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When Medical Costs Cut Into Food Money

Ed Williams
Fresh produce at Roadrunner Food Bank's Healthy Foods Center

Hundreds of thousands of New Mexicans don’t have enough food to eat. A lot of those people also have expensive medical conditions that can make buying food even harder.

A new program is trying to bridge that gap, by getting healthy food to people suffering from chronic health problems.

Maria Vera is a retired educational assistant with Albuquerque Public Schools. She’s also one of a few hundred people who have been referred to Roadrunner Food Bank’s new Healthy Foods Centerby a doctor, as a way for her to get a weekly supply of fruits, vegetables and other groceries that are out of her price range.

“For me it’s very important because I’m low income," she said. "It’s very hard to get food. I either buy all the medicine I need for my illness or I buy food."

Pay for medicine or pay for food. That’s a predicament nobody would want to be in, but one that’s surprisingly common in New Mexico. In Vera’s case, she has to pay for medication to treat her osteoarthritis, fibromyalgia and depression—and all those medical costs can add up fast. When they do, people like Vera, who earn low or fixed incomes, can end up without enough money to buy groceries. 

"That’s the reality these days," Vera said. "t’s extremely difficult, we’re in a difficult situation right now."

"We recognize there’s a strong linkage between health and hunger," said Alissa Barnes, Director of Community Initiatives for Roadrunner Food Bank, which supplies food pantries across the state. "We know the people standing in our lines also have medical issues."

Barnes said 60 percent of their shoppers have medical conditions that cut into food costs.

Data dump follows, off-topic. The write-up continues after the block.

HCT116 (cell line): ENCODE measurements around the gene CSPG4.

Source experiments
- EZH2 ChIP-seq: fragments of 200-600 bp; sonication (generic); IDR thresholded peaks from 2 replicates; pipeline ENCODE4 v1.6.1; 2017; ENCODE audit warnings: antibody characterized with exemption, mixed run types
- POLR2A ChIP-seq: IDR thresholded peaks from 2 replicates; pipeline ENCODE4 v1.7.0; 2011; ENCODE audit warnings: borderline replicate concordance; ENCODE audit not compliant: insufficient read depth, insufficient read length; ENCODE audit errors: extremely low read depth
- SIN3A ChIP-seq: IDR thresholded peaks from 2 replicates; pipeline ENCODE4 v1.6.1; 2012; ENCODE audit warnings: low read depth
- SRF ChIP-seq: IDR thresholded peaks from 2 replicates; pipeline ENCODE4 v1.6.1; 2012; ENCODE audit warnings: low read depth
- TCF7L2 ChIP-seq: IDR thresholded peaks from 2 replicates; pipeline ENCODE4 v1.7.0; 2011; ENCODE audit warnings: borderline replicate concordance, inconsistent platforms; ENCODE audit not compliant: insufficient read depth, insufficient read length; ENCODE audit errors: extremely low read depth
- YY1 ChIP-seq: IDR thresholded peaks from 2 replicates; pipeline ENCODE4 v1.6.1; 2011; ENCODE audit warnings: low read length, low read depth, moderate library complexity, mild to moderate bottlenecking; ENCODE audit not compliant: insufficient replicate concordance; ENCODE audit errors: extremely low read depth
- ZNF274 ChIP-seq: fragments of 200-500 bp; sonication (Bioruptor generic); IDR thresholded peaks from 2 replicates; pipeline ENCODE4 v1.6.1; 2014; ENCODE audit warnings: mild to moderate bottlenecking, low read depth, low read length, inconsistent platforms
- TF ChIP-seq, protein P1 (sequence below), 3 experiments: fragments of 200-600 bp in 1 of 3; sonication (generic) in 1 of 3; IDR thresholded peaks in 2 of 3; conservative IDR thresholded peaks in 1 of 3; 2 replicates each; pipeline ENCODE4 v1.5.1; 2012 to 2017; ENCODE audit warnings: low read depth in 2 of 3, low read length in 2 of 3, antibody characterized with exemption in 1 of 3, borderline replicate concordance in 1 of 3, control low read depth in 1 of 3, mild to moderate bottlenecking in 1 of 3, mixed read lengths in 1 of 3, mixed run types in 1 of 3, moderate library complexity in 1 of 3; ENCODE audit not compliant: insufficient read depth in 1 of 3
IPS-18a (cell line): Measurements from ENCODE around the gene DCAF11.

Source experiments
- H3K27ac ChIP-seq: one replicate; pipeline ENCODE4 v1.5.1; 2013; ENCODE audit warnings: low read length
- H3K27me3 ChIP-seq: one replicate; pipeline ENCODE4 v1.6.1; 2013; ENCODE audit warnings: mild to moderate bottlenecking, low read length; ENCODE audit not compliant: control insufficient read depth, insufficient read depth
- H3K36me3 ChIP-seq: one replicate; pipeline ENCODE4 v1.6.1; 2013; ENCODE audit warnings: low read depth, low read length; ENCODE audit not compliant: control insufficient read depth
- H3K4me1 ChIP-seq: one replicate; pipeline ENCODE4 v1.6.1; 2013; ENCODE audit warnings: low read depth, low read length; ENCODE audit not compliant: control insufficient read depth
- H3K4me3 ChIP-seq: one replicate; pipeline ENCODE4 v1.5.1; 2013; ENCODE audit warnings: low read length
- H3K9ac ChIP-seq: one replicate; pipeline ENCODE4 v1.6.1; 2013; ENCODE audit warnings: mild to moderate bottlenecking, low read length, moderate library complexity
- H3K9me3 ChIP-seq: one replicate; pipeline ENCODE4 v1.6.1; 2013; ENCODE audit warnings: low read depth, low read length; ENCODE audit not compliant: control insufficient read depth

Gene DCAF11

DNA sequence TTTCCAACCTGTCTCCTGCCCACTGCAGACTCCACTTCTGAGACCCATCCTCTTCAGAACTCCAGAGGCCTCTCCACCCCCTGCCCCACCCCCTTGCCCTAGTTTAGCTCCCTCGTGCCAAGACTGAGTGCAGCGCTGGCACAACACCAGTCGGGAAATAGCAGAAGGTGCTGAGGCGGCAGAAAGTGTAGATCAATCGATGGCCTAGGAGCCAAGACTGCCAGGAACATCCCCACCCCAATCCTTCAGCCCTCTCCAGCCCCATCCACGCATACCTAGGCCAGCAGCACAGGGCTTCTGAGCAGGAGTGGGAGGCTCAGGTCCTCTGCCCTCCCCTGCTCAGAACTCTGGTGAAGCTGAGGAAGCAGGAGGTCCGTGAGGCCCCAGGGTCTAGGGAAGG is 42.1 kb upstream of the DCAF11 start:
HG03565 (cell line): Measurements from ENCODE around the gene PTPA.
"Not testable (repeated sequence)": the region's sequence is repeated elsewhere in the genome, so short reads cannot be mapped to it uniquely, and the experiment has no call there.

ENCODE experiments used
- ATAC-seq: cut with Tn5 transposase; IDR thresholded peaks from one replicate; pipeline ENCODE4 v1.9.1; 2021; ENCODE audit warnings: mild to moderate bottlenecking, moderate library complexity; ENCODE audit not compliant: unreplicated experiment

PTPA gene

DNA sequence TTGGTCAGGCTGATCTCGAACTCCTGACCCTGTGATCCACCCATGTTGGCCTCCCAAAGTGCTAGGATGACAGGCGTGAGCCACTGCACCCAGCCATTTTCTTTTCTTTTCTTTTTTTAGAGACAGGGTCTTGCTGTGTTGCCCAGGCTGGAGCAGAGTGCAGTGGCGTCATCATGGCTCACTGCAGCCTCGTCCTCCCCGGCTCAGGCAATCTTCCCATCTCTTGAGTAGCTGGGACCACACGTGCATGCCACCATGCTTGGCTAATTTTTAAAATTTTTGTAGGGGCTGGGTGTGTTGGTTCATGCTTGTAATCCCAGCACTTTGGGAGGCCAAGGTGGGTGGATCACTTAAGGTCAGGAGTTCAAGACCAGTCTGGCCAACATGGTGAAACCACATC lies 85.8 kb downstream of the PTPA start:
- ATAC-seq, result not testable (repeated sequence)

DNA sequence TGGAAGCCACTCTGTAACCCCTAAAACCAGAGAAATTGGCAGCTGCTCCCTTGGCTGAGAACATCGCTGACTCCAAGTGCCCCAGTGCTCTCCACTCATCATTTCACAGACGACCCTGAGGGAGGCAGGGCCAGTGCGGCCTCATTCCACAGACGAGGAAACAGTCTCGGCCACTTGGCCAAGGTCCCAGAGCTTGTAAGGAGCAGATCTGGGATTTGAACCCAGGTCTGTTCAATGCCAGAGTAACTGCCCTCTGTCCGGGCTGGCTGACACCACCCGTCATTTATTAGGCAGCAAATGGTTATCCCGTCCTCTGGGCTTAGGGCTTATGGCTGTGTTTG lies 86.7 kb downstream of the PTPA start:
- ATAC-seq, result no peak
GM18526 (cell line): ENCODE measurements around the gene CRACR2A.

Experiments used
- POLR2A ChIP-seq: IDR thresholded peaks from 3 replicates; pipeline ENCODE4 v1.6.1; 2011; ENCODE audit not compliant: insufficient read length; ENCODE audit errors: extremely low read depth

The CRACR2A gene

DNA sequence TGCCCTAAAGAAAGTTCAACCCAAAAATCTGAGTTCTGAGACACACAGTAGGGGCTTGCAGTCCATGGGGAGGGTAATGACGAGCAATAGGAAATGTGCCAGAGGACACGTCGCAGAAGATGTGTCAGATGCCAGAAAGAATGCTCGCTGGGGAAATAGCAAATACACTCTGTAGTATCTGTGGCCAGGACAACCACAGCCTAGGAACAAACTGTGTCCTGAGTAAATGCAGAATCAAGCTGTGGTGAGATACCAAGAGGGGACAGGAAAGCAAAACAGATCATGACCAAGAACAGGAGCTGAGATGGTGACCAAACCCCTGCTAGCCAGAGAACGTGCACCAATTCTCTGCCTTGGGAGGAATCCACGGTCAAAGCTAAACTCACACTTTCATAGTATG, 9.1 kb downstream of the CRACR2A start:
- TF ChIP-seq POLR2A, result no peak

"If you are chronically hungry, you don’t have the physical strength to fight off your chronic illness, or even a small illness," she said.

Here’s how the program works: When a participating doctor realizes that medical expenses might be cutting into a patient’s food money, and that a certain kind of food could help their medical condition, the doctor can give the patient a voucher for groceries at the Healthy Foods Center.

So far about 300 households have cashed in doctors’ vouchers here. But visit any other food pantry in New Mexico, and you’ll find a very different selection—mostly processed foods that are high in sugars and fats and low in vitamins and minerals.

That means the kind of groceries available at the Healthy Foods Center are out of reach for a lot of New Mexicans.

"New Mexico has very high rates of hunger, especially childhood hunger. Frankly the core problem is about poverty," said Janet Page-Reeves, a researcher at UNM’s Office for Community Health. "A lot of what we expect poor people to live like is not reasonable in the way that you would want to live or that I would want to live."

Almost one in five people in New Mexico don’t have enough food to live a healthy life, and Page Reeves says to really address numbers that high, we need to pay more attention to the root cause of hunger.

"A lot of people who visit the food banks are working, but they can’t make a living wage so they can’t afford the cost of a reasonable existence," she said.

Page-Reeves says the problem isn’t just access to healthy foods at food pantries. After all, hunger is more than just the feeling of being hungry—it’s a complex social and political problem that causes deep-seated emotional trauma. Fixing that will take a lot more than updating the food bank system.

But, she says, any effort helps. And more people might have access to the kind of groceries at the Health Foods Center soon. Representatives at Roadrunner say if things go well at this location, they’ll be working to duplicate this model in food banks around New Mexico.


KUNM’s Public Health New Mexico project is funded by the W.K. Kellogg Foundation and Con Alma Health Foundation. Find more online at publichealthnm.org.



Ed Williams came to KUNM in 2014 by way of Carbondale, Colorado, where he worked as a public radio reporter covering environmental issues. Originally from Austin, Texas, Ed has reported on environmental, social justice, immigration and Native American issues in the U.S. and Latin America for the Austin American-Statesman, Z Magazine, NPR’s Latino USA and others. In his spare time, look for Ed riding his mountain bike in the Sandias or sparring on the jiu-jitsu mat.
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